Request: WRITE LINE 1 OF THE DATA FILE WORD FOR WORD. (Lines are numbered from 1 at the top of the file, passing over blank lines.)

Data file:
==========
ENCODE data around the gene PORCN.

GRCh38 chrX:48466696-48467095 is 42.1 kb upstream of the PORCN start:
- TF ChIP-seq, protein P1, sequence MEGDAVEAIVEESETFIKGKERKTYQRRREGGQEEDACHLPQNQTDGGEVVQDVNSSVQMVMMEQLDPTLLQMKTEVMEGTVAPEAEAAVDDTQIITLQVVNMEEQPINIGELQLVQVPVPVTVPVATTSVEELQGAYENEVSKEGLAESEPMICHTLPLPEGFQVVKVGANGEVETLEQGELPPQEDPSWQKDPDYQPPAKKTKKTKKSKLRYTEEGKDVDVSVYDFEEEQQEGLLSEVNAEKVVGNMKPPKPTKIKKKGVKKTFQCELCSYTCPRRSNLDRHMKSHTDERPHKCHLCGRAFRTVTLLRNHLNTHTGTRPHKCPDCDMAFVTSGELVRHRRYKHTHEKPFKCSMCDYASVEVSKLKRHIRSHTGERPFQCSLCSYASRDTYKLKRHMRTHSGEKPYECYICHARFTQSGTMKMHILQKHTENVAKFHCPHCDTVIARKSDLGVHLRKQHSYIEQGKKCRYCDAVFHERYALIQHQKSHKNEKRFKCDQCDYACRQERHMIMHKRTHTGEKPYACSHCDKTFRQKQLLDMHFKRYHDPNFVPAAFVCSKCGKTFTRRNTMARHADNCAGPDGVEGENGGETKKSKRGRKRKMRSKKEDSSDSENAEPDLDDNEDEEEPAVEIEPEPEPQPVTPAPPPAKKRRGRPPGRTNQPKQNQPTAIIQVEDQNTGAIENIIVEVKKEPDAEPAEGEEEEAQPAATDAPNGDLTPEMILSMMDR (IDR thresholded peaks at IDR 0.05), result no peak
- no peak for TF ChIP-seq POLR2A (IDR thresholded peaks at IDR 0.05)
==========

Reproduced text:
ENCODE data around the gene PORCN.